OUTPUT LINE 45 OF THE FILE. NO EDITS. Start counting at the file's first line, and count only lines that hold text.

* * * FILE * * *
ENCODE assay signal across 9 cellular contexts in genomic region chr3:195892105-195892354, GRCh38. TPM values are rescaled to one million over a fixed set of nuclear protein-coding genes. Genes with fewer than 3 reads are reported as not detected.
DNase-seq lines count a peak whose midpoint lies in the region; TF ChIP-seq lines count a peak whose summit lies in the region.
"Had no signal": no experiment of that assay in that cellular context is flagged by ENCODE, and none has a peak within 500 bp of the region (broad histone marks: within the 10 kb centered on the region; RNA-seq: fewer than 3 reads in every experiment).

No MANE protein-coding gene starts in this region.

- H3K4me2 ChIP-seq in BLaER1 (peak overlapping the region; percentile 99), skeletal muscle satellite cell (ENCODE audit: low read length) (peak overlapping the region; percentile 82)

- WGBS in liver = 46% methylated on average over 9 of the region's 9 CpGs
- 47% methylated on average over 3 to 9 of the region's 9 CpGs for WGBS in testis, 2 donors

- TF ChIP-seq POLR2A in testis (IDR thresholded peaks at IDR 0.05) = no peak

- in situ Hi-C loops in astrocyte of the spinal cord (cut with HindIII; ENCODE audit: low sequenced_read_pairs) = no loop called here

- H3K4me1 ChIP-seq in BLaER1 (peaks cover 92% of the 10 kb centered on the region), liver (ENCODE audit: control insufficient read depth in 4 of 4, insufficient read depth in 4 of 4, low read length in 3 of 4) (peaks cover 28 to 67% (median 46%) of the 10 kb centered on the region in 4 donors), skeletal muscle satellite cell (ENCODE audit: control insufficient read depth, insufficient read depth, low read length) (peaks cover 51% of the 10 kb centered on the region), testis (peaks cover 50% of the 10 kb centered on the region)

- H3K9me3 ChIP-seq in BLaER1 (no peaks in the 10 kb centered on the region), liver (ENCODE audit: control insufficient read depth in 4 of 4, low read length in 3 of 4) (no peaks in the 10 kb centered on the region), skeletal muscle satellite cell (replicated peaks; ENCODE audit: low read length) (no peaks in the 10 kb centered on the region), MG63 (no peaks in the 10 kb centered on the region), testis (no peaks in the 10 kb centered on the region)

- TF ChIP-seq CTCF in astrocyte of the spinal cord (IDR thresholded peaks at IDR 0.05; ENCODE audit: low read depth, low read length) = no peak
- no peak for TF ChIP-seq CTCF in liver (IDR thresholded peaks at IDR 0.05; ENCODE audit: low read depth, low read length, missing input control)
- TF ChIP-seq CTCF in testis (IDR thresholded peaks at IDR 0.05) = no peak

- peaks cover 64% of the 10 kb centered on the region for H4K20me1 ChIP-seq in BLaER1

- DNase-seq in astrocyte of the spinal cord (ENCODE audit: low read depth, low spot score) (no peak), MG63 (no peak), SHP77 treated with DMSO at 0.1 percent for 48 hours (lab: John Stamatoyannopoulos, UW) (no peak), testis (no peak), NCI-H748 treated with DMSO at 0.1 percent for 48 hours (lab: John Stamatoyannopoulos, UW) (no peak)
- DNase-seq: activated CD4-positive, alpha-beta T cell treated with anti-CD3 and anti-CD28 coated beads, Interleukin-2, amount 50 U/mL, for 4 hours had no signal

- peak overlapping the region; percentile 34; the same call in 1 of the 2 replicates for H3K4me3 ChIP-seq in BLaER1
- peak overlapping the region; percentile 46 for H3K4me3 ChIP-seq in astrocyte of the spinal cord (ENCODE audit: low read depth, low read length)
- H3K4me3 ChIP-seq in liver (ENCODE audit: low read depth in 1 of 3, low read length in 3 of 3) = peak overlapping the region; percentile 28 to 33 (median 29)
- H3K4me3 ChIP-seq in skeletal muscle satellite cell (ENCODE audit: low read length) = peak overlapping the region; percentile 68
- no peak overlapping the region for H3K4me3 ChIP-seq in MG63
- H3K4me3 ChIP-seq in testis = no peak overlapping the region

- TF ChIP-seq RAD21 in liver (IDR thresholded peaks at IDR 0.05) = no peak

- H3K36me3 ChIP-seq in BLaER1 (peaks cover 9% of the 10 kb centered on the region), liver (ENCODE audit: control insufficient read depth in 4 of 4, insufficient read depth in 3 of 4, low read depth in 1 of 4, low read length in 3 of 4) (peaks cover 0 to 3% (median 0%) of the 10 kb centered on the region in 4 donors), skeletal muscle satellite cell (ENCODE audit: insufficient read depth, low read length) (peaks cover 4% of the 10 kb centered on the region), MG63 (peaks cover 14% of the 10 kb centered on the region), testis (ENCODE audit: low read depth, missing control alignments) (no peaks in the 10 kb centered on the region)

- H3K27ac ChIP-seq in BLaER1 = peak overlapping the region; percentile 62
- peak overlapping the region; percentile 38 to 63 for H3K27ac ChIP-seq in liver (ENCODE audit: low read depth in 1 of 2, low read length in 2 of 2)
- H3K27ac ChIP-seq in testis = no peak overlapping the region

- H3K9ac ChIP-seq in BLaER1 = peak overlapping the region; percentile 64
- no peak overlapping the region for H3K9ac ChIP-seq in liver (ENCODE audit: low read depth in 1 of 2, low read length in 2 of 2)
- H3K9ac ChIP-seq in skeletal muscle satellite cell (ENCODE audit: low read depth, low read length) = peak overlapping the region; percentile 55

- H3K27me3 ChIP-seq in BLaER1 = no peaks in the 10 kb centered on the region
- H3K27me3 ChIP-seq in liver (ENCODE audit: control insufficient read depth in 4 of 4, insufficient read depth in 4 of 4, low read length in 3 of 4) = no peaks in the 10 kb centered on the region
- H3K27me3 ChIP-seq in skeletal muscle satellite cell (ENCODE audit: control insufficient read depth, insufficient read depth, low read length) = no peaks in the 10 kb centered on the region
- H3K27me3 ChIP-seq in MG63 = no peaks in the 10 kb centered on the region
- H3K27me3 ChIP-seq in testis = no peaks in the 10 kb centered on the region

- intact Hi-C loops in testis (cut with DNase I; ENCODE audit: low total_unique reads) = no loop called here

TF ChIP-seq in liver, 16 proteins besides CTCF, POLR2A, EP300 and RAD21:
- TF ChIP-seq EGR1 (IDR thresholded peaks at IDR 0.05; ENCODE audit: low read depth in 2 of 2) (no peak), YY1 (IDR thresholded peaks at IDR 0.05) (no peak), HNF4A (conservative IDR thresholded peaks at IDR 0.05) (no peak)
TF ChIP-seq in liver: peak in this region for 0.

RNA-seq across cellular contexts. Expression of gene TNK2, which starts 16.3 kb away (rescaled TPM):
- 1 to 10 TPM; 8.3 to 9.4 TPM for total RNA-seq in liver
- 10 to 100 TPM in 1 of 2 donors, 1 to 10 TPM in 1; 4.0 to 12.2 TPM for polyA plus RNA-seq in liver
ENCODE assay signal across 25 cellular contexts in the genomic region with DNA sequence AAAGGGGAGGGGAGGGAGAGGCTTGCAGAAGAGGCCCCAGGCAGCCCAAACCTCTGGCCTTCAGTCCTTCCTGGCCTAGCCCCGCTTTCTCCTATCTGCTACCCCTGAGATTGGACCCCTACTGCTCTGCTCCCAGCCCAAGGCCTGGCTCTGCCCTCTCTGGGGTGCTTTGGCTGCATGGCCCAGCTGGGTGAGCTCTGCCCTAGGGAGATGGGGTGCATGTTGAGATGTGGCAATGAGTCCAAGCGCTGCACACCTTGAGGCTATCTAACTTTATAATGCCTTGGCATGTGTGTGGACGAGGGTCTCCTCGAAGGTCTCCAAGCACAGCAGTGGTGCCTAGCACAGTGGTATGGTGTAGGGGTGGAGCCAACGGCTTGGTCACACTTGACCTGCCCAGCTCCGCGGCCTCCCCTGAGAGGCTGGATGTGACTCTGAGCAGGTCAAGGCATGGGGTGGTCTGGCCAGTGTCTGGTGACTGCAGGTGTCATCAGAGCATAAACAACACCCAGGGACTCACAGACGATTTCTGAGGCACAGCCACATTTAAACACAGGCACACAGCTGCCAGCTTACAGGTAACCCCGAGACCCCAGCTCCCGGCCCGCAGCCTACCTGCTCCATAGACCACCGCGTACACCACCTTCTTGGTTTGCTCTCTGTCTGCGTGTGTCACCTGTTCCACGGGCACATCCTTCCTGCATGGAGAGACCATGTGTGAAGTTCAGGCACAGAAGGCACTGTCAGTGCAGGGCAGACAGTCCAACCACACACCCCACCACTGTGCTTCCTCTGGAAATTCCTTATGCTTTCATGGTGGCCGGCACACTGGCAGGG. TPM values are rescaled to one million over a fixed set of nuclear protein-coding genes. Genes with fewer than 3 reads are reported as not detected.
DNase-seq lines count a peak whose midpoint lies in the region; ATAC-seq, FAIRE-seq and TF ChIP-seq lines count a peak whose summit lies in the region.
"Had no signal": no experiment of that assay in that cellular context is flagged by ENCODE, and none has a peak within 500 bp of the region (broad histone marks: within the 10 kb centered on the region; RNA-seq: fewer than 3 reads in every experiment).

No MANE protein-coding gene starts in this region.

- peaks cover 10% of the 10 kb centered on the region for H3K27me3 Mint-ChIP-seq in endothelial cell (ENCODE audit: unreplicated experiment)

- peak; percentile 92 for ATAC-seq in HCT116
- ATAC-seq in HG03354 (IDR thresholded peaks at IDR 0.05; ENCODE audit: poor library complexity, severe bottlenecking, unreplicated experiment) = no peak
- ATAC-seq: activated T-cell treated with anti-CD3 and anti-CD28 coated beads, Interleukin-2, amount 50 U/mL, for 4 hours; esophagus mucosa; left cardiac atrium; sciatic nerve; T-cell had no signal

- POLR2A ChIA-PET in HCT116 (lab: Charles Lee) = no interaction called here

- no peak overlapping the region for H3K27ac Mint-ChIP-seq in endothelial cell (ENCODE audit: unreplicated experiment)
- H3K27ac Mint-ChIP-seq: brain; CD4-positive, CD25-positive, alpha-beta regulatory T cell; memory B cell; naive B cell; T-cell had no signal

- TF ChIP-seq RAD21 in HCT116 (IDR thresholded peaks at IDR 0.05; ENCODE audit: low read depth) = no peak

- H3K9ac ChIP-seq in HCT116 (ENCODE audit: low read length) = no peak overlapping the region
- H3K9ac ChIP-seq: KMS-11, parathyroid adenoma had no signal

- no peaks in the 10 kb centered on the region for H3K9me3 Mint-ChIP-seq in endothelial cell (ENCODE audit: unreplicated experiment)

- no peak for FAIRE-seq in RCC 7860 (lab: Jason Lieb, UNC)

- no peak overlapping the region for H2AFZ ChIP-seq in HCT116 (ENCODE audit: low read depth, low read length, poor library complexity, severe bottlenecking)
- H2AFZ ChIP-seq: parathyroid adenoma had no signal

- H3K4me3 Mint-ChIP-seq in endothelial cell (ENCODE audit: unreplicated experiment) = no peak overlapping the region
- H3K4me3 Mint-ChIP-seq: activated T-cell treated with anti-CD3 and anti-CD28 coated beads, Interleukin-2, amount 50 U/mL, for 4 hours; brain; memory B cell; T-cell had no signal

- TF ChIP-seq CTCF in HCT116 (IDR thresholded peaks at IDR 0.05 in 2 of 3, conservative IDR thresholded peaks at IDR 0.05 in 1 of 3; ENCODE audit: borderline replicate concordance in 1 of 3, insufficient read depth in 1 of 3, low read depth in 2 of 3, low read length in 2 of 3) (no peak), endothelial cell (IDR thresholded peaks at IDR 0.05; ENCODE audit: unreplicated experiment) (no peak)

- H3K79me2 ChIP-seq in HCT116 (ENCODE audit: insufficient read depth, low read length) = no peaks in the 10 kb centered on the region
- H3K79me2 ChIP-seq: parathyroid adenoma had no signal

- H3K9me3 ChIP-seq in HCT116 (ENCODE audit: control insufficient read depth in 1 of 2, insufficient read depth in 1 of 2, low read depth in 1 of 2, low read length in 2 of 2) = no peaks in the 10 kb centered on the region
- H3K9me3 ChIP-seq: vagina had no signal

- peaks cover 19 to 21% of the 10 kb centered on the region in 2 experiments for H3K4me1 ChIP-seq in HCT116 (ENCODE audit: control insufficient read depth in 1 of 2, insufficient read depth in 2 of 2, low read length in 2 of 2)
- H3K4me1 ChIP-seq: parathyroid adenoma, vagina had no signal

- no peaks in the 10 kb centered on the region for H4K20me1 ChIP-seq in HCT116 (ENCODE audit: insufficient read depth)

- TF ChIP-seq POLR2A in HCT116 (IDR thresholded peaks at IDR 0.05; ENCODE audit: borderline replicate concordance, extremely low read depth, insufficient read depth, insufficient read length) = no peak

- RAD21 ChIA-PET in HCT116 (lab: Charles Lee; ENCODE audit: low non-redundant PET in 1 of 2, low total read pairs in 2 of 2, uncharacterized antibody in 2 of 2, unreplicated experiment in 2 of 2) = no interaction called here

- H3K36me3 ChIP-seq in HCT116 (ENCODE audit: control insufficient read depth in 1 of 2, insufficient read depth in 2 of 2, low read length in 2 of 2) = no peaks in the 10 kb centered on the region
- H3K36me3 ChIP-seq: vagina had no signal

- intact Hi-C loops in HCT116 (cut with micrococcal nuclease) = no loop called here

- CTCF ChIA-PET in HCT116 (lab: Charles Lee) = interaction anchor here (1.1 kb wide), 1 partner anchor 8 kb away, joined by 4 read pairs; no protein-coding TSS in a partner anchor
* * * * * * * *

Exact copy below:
DNase-seq lines count a peak whose midpoint lies in the region; ATAC-seq, FAIRE-seq and TF ChIP-seq lines count a peak whose summit lies in the region.